Sunday, July 29, 2007

Let's Get Symmetrical & Feel Alright.

They say that symmetry equates to beauty. According to Wikipedia, in evolutionary psychology, symmetry, especially facial symmetry, is one of the traits associated with the health, physical attractiveness, and beauty of a person. And if it's in Wikipedia, you know it must be true. I've heard that Denzel Washington has one of the most symmetrical of faces, which if the theory holds, makes him one of the most attractive men around. Which I suppose he is. And while I am an advocate of such beauty ideals as natural beauty, inherent style, and pretty much anything embodied by Liya Kebede - I was never fully sold on the symmetry bit until now.

Through a series of rather unfortunate events, I'm coming to realize that whether we realize it or not, this very notion is built into our genetic makeup. Maybe it does have to do with beauty ideals, or maybe we're just wired to compete and compare. What one side has, the other must eventually follow suit. Take, for example, the following:

When I was in the sixth grade, I ended up with stitches just above my right knee - a freak accident from foolishly trying to do axels before I knew how. The next thing I knew, I was sprawled out on the ice, with my blade protruding from my right thigh and blood everywhere. The six stitches eventually came out, and I was left with a scar the size of a quarter. Twelve years later, I find myself with another round of stitches, this time in my left knee from having tripped and fallen at work. Scars from injuries sustained on both legs. It all comes back to symmetry.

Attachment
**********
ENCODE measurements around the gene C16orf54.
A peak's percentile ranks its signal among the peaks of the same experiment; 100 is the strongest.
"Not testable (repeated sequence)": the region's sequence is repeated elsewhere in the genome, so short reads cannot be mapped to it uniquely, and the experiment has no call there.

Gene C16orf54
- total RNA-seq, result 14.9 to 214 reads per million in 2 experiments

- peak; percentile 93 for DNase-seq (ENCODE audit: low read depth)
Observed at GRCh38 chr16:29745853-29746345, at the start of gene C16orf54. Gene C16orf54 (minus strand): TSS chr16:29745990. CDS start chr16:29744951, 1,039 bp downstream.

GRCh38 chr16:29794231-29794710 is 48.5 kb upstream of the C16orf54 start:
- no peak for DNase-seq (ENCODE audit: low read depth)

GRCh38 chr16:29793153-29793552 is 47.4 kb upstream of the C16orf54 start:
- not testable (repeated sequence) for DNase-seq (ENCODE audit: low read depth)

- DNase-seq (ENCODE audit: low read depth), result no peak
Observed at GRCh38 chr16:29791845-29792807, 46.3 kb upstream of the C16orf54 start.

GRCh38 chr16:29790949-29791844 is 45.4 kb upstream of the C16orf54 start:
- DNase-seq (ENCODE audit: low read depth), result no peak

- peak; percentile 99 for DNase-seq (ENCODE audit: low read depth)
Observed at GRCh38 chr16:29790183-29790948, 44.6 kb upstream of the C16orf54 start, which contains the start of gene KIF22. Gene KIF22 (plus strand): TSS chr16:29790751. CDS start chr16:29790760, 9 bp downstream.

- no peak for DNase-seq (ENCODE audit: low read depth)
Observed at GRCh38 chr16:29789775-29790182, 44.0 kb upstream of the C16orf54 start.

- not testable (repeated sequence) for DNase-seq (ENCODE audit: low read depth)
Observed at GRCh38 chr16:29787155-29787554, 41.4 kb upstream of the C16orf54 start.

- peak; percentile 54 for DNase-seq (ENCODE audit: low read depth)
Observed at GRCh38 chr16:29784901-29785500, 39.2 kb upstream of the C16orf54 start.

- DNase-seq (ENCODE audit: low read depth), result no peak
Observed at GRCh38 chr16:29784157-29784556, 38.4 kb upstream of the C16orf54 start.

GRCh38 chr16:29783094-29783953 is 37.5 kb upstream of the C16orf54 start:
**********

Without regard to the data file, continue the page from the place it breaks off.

Not wanting to be left out, my arms followed suit. Two weekends ago, while playing tennis, I somehow managed to spin around and fall while swatting an off-balanced forehand. As I peeled my face off the pavement, I saw that my right elbow was speckled with blood. Ominous. Just yesterday, I fell down a set of hardwood stairs. Lo and behold, it was my left elbow that broke my fall, and I was left with a bloodied, possibly fractured left arm. The extensiveness of the damage remains to be seen. If beauty really were about symmetry, I must be off the charts.

I wonder if I ought to simply double-fist it. Next time I catch myself plummeting rapidly to the floor, I shall extend both elbows, and thereby save myself two trips to the emergency room. Kill two birds with one stone, if you will.

And that, I suppose, is the evolutionary process. I like to think that man learns from his mistakes.

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